Smith: Pola-Mao is not the most physical safety. He’s a taller safety, listed at 6’4”, with broad shoulders but a slender lower half. He struggles to fight off blocks when lined up in the box and can even have issues out on the perimeter with physical receivers. He’s got great length, but he’s just not strong enough to jar players without having some momentum. He needs to be more active with his hands in these scenarios and attack their arms as opposed to trying to push off their frame. As a tackler, his cautious approach typically puts him in a fair position to make a play on the ball carrier, but he needs to clean up his technique. There are times he just attempts to throw a shoulder without wrapping up, and he can get a little high in his attempt as well. Still, there are reps where he makes sound tackles in the open field, so it’s more about consistency than a lack of fundamentals. His motor can also waiver in pursuit, which needs to improve. He may never be an enforcer-type, but that doesn’t mean that the desire to be involved should ever drop. He also has to be careful allowing ball fakes to move him. He follows a quarterback’s shoulders well in coverage, but he’s less consistent when a play-fake is involved.

Summary:

Smith: Pola-Mao is safety that thrives in coverage, thanks to his exceptional size, length, and athleticism. Whether lined up deep or in the slot, he shows great range and can even match up against receivers or tight ends. He also displays terrific ball skills, tracking it well in the air and extending his hands to it at the catch point. He may not be the most physical player and often takes a cautious approach as the last line of defense. He needs to clean up his consistency as a sound tackler, but Pola-Mao has everything a team could want in a single-high or two-deep safety that can also line up in the slot.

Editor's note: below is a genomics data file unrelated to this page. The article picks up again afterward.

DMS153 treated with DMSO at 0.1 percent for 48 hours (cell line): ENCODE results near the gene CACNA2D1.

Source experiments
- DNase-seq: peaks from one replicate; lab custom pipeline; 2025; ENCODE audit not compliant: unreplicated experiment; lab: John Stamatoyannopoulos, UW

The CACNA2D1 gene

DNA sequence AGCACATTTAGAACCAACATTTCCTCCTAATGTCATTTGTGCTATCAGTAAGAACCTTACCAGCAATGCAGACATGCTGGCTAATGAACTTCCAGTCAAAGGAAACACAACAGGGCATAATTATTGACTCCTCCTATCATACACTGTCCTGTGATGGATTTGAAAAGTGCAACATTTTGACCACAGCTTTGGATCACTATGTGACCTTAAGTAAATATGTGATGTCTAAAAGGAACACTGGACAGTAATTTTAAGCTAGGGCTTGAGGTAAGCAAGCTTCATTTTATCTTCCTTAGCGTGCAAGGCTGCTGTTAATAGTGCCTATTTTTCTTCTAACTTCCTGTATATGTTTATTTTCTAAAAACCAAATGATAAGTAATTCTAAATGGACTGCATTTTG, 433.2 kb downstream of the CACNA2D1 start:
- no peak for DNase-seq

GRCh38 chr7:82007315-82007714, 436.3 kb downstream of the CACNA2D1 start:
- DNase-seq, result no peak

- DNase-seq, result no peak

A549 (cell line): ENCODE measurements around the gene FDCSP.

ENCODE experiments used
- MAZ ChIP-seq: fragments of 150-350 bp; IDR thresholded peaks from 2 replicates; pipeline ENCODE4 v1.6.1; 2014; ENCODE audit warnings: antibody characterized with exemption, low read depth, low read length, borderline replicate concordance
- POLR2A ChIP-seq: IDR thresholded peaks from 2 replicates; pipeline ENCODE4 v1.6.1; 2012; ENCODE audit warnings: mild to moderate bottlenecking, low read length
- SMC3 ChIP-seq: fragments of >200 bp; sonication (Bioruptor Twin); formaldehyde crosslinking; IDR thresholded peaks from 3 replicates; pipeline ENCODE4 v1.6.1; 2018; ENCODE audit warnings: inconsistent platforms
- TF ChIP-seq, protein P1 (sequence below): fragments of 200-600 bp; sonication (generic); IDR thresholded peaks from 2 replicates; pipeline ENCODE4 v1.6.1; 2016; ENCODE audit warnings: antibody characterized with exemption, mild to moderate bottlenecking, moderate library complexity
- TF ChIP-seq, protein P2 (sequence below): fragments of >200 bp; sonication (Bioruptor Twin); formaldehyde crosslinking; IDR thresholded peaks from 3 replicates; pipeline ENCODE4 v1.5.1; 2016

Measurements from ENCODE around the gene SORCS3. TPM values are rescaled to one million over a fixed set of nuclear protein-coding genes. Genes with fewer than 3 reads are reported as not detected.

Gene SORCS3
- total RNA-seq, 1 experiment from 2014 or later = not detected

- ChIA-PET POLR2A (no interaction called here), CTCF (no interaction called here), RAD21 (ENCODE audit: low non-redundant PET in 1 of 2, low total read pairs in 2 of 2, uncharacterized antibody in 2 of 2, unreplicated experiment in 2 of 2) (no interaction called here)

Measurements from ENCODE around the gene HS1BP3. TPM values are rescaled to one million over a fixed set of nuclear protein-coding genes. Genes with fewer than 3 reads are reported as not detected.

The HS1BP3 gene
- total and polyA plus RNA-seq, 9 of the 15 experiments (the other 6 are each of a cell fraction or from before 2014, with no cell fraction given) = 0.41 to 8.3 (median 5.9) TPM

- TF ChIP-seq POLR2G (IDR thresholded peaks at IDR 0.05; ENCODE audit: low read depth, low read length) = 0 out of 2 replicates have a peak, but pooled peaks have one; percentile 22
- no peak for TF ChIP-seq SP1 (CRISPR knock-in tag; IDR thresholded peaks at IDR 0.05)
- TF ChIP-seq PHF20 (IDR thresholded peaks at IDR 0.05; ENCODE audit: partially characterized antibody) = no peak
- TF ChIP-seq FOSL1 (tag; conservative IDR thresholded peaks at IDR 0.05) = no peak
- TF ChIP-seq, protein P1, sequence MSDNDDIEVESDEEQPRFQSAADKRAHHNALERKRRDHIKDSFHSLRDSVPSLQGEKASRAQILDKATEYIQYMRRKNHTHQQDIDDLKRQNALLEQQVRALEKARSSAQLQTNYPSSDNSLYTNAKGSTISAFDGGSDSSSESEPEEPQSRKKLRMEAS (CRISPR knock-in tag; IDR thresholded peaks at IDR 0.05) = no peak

Background:

A former four-star recruit out of Phoenix, Pola-Mao is the nephew of former Trojan Troy Polamalu. His father also played football at San Diego State, where he was a captain in 1992. Pola-Mao put up tremendous numbers in high school but was forced to redshirt as a freshman following a shoulder injury that required surgery. After starting the first two games in 2018, he dislocated that same shoulder and required season-ending surgery, and scouts will certainly be keeping their eyes on how it shows up in the medical checks. Still, he’s been healthy each of the last two seasons as USC’s starting free safety, earning All-Pac-12 honors in 2020. He was also named USC’s Co-Defensive Perimeter Player of the Year in 2019. He was named a captain in 2020 and will return as the Trojans most experienced defensive back in 2021. Pola-Mao is a non-governmental organizations and social change major and is 22 entering his fifth year at USC.